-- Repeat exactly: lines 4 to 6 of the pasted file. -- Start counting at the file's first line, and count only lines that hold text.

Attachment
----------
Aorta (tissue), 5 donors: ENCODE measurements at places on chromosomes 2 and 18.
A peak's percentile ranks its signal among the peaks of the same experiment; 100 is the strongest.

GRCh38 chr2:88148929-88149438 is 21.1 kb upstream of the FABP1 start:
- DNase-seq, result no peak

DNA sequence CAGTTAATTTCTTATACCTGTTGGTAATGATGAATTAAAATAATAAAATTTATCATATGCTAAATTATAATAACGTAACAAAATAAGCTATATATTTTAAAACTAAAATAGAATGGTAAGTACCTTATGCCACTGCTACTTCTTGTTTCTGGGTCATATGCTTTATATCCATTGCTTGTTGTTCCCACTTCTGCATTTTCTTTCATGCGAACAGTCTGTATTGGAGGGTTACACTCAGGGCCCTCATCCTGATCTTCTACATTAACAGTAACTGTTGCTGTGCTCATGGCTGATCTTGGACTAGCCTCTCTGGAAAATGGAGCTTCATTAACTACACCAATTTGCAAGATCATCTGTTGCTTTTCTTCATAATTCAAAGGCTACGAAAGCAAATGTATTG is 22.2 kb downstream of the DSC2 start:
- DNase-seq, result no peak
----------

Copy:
- DNase-seq, result no peak

DNA sequence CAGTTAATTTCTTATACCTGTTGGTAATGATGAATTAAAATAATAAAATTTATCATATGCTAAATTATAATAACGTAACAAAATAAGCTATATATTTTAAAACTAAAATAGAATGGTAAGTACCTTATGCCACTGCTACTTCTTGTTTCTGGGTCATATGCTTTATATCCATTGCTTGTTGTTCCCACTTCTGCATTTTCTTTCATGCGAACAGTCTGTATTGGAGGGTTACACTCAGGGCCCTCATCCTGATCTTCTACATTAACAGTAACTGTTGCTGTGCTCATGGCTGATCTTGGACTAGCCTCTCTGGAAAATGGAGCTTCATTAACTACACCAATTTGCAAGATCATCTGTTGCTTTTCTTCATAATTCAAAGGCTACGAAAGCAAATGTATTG is 22.2 kb downstream of the DSC2 start:
- DNase-seq, result no peak